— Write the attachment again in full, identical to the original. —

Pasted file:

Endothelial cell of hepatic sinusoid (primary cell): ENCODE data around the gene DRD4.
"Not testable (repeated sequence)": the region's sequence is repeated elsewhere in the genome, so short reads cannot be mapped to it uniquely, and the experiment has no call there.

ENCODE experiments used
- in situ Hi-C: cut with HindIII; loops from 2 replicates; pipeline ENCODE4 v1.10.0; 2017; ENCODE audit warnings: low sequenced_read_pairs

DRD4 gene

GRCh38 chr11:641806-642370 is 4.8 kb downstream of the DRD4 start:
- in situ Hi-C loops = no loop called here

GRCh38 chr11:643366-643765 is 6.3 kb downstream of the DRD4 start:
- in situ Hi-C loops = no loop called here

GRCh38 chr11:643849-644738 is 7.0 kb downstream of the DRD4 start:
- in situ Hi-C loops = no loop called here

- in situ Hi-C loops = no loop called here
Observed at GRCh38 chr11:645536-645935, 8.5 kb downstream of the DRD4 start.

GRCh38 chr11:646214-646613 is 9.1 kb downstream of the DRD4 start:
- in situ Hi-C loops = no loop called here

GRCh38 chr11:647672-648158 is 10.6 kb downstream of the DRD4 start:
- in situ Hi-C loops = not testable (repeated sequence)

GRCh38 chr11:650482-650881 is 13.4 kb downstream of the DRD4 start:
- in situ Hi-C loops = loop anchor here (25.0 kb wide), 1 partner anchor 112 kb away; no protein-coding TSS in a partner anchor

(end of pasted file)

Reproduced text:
Endothelial cell of hepatic sinusoid (primary cell): ENCODE data around the gene DRD4.
"Not testable (repeated sequence)": the region's sequence is repeated elsewhere in the genome, so short reads cannot be mapped to it uniquely, and the experiment has no call there.

ENCODE experiments used
- in situ Hi-C: cut with HindIII; loops from 2 replicates; pipeline ENCODE4 v1.10.0; 2017; ENCODE audit warnings: low sequenced_read_pairs

DRD4 gene

GRCh38 chr11:641806-642370 is 4.8 kb downstream of the DRD4 start:
- in situ Hi-C loops = no loop called here

GRCh38 chr11:643366-643765 is 6.3 kb downstream of the DRD4 start:
- in situ Hi-C loops = no loop called here

GRCh38 chr11:643849-644738 is 7.0 kb downstream of the DRD4 start:
- in situ Hi-C loops = no loop called here

- in situ Hi-C loops = no loop called here
Observed at GRCh38 chr11:645536-645935, 8.5 kb downstream of the DRD4 start.

GRCh38 chr11:646214-646613 is 9.1 kb downstream of the DRD4 start:
- in situ Hi-C loops = no loop called here

GRCh38 chr11:647672-648158 is 10.6 kb downstream of the DRD4 start:
- in situ Hi-C loops = not testable (repeated sequence)

GRCh38 chr11:650482-650881 is 13.4 kb downstream of the DRD4 start:
- in situ Hi-C loops = loop anchor here (25.0 kb wide), 1 partner anchor 112 kb away; no protein-coding TSS in a partner anchor